Many people planning a party or event opt for buffet-style service over plated meals. It is a common and popular options because it provides several benefits in terms of convenience, efficiency, cost-effectiveness, and much more. However, not every event is best suited for buffet catering, so be sure you know the difference.
If you choose to have buffets at your event, there are some important tips you need to know in order to ensure the best experience possible. Continue reading to learn these tips, including how to determine if your event is a good fit for buffet-style catering.
Types of Events
As mentioned, not all events are good fits for buffets. For instance, if you are dressing up in black tie and formal wear, you wouldn’t expect to navigate through a buffet and serve yourself at dinner. So to help make the determination between plated meals and a buffet simply consider the type of event you are planning. The general rule of thumb is that the more formal the event, the more you should lean toward plated meals. If your guests are dressing up in jackets, dresses, gowns, or tuxedos, a plated meal service would be more appropriate. However, more laid back events, are well-suited for self-service.
There are some exceptions to this rule, however. The higher the guest count gets, the less practical a buffet will be. Large events with hundreds of guests would not do well with a buffet, regardless of how formal or informal. The amount of time and space needed would be too much. Another exception are weddings. Weddings can be formal, but receptions are usually more informal. Wedding receptions would be well-suited for buffets, so long as the guest list doesn’t exceed 100 guests; then it could become less practical.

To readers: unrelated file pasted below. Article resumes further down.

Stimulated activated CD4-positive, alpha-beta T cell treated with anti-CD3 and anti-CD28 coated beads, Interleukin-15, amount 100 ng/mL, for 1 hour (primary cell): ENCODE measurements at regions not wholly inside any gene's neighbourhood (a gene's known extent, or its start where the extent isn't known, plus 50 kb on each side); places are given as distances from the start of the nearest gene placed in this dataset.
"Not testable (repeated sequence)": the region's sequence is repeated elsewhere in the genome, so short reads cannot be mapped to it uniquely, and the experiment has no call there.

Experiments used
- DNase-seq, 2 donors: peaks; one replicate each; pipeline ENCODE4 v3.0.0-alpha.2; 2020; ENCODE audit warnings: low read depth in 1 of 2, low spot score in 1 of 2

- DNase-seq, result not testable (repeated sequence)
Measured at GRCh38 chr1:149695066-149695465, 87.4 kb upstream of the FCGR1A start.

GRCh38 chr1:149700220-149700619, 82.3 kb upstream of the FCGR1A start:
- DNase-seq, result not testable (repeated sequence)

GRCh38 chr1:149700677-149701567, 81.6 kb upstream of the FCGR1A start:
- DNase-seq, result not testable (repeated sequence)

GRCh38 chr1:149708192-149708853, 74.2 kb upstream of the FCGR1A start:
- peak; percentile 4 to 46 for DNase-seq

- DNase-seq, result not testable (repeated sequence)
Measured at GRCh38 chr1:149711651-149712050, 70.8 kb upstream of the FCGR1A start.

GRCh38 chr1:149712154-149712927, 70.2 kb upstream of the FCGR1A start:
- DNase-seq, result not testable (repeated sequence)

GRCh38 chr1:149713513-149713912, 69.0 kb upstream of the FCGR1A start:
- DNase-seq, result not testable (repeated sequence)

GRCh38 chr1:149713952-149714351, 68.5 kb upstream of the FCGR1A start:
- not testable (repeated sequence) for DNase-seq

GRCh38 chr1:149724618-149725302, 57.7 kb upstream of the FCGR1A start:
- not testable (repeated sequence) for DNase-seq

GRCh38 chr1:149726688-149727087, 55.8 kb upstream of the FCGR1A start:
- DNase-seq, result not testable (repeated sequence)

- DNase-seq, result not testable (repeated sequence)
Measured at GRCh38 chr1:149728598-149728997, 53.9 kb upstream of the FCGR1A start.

When to Choose a Buffet
Buffets are great options for parties that are offering more than one entrée option. This is especially helpful if you are unsure of the dietary restrictions or preferences of all the guests expected to attend. Another example of when buffets are a good choice is when you are planning an event that is not centered on a dinner. For instance, if you are hosting an event with a focus on a certain activity, such as a poker tournament or networking social, a buffet would be the perfect fit since it comes secondary to the main activity.
For some events, having both plated meal service and buffets can be beneficial. This works by having salads and desserts on each place setting prior to guest arrival, followed by a buffet selection of appetizers and main courses. The advantages of a hybrid buffet approach is mostly centered on efficiency and convenience. Not only does it reduce the amount of foot traffic carrying plates from line to table, it makes certain a consistent start time for dinner.
Another optional approach to this type of buffet-service is to incorporate a “captain’s call”, which means that wait staff will alert each table when it is time to take their turn in the buffet line. This is especially helpful for events with a large guest count.